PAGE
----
US8326294B2 - Devices and methods for wireless system acquisition - Google Patents

Devices and methods for wireless system acquisition Download PDF

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US8326294B2
US8326294B2 US12622338 US62233809A US8326294B2 US 8326294 B2 US8326294 B2 US 8326294B2 US 12622338 US12622338 US 12622338 US 62233809 A US62233809 A US 62233809A US 8326294 B2 US8326294 B2 US 8326294B2
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channel
gsm
signals
plurality
network
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US20110117911A1 (en )
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Mohit Narang
Jonathan R. Cook
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Qualcomm Inc
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Qualcomm Inc
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    • HELECTRICITY
    • H04ELECTRIC COMMUNICATION TECHNIQUE
    • H04WWIRELESS COMMUNICATIONS NETWORKS
    • H04W48/00Access restriction; Network selection; Access point selection
    • H04W48/16Discovering, processing access restriction or access information
    • HELECTRICITY
    • H04ELECTRIC COMMUNICATION TECHNIQUE
    • H04WWIRELESS COMMUNICATIONS NETWORKS
    • H04W48/00Access restriction; Network selection; Access point selection
    • H04W48/18Selecting a network or a communication service

Abstract

Disclosed are devices, methods and computer program products for radio access network (RAN) signal acquisition. In one aspect, a mobile device scans a radio frequency spectrum for RAN signals and detects signals corresponding to a plurality of channels of a first network type having a first channel bandwidth. The mobile device then determines a power level of the detected signal on each of the plurality of channels and discards signals having substantially equal power within a first frequency range to define a remaining set of signals. The first frequency range corresponds to a second channel bandwidth of a second network type and the second channel bandwidth is greater than the first channel bandwidth. The mobile device then ranks the remaining signals based on the determined power level and selects one of the remaining signals for acquisition based on the ranking.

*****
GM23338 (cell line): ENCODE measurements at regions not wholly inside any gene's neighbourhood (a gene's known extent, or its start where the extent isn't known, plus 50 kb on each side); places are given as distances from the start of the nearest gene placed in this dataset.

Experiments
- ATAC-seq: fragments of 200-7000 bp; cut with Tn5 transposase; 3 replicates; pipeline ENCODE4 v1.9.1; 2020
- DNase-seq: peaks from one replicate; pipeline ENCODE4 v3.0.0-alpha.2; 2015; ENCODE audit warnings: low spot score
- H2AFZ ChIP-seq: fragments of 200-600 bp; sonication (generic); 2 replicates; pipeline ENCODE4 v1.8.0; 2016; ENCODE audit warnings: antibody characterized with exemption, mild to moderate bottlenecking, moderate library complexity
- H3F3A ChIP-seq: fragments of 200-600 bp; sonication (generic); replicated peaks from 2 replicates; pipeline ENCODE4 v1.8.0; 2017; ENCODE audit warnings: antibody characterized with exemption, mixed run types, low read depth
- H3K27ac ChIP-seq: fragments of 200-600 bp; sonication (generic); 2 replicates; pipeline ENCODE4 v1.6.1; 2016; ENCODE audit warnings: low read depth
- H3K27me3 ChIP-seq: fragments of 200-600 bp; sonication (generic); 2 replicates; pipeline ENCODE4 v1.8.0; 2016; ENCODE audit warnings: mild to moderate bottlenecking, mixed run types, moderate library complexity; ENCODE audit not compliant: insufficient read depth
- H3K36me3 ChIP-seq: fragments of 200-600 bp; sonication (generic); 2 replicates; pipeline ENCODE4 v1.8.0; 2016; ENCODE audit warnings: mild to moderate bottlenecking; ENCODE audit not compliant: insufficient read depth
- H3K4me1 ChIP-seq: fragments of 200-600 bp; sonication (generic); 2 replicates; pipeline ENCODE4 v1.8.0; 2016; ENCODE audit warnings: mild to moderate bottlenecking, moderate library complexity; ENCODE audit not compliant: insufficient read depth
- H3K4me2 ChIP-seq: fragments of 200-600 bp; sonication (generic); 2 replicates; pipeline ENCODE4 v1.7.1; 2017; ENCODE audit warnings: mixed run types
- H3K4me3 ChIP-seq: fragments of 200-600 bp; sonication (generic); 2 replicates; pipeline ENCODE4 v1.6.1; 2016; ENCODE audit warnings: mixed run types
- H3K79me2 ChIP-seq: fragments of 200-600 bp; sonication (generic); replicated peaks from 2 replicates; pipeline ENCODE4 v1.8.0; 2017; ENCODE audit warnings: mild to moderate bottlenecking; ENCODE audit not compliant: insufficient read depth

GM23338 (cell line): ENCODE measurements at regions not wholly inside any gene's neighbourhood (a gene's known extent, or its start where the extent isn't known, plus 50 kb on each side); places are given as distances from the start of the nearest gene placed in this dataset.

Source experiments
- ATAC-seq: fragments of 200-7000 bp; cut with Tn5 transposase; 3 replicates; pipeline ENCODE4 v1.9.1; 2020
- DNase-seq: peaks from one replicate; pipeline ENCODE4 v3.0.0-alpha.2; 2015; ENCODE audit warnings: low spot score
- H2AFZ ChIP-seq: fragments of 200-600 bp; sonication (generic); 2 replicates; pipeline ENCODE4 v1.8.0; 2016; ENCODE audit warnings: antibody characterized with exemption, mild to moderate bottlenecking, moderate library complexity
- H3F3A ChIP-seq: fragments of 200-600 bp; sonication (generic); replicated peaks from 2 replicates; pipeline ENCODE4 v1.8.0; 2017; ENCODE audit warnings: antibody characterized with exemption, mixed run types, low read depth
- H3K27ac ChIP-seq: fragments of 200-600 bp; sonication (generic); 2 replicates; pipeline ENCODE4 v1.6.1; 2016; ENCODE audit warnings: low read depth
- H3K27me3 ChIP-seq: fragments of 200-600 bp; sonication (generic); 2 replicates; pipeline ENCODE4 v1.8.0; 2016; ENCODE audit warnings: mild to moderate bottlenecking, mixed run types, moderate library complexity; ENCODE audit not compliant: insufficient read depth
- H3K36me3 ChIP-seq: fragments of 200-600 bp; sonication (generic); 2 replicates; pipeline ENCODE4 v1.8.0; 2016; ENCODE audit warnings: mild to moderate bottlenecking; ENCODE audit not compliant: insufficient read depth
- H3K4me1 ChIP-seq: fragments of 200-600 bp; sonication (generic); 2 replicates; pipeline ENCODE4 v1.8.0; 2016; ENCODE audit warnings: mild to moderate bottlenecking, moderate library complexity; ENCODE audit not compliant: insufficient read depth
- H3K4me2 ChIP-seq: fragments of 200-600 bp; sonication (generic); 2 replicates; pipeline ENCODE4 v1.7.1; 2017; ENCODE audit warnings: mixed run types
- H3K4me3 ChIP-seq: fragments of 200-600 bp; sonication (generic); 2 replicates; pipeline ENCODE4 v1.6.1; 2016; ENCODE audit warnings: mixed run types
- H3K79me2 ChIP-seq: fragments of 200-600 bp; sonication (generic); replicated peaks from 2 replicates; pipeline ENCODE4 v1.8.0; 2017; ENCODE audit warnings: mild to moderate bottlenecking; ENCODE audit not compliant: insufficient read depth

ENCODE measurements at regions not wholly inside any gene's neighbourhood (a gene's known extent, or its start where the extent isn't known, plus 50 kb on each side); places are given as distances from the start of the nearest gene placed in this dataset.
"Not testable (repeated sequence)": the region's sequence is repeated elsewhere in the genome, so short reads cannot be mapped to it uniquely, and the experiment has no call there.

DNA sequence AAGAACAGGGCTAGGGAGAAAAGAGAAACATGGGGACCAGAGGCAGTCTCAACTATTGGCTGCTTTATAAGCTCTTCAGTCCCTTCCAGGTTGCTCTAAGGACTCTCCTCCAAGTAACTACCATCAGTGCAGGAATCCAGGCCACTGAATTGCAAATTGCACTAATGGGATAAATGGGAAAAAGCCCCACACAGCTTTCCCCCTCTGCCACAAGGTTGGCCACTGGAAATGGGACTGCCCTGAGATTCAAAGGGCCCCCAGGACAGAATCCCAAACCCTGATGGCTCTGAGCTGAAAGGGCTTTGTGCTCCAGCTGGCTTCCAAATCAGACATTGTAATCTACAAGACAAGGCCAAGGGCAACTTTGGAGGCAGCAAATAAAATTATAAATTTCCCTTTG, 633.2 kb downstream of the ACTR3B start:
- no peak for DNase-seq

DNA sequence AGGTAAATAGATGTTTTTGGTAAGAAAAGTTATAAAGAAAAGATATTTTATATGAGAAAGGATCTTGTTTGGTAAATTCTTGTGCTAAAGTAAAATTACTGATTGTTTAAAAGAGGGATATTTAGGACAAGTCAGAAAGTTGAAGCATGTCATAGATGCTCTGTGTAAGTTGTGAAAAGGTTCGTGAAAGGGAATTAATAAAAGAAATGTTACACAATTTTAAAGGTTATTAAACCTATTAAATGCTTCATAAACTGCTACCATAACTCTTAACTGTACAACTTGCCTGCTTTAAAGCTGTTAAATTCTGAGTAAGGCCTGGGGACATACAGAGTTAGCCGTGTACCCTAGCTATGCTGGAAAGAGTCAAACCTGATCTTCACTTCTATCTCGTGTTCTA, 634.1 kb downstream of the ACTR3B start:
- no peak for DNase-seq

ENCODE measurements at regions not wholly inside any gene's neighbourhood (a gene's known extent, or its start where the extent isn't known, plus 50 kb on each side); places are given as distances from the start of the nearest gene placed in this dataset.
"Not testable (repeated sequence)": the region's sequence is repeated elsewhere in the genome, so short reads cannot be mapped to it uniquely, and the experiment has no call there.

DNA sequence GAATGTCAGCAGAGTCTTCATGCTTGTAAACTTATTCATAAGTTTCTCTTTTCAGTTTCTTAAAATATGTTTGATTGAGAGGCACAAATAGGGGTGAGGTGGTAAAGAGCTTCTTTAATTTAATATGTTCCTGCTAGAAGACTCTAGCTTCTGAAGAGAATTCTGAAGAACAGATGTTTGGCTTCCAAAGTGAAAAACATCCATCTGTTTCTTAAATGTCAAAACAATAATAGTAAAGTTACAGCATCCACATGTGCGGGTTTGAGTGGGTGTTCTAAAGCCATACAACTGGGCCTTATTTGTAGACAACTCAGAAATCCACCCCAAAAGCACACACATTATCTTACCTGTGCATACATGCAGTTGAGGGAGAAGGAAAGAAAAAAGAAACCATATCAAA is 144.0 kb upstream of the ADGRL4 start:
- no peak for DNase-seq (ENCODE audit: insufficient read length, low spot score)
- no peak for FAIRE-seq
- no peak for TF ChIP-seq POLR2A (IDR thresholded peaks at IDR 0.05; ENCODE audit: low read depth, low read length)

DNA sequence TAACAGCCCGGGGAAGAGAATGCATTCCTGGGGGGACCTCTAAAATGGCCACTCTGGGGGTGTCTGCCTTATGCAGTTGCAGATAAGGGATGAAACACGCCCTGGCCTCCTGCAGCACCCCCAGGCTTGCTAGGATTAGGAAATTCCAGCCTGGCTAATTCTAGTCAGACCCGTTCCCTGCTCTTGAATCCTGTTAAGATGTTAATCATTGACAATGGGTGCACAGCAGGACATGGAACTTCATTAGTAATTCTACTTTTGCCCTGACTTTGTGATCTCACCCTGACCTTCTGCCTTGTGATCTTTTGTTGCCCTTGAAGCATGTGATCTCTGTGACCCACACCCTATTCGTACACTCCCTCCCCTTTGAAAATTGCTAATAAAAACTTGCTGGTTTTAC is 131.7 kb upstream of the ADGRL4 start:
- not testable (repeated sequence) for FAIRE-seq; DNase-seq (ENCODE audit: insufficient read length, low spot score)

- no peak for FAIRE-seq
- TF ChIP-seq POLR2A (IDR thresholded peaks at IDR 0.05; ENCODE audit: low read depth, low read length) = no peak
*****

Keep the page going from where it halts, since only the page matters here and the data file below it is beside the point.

Description

BACKGROUND

1. Field

This disclosure relates generally to the field of wireless communications and more specifically to the devices and methods for wireless system acquisition.

2. Background

Wireless communication systems, also known as radio access networks (RANs), provide mobile device users with wireless access to packet-switched networks, such as the Internet, and various communication services and content, such as voice, data, multimedia, Web browsing and other. These wireless communication systems may be multiple-access systems capable of supporting communication with multiple mobile devices by sharing the available system resources (e.g., bandwidth and transmit power). Examples of such multiple-access systems include time division multiple access (TDMA) systems, such as global system for mobile communications (GSM), code division multiple access (CDMA) systems, frequency division multiple access (FDMA) systems, orthogonal frequency division multiple access (OFDMA) systems, Universal Mobile Telecommunications Systems (UMTS) including WCDMA, HSPA, HSUPA, 3GPP Long Term Evolution (LTE) systems and others.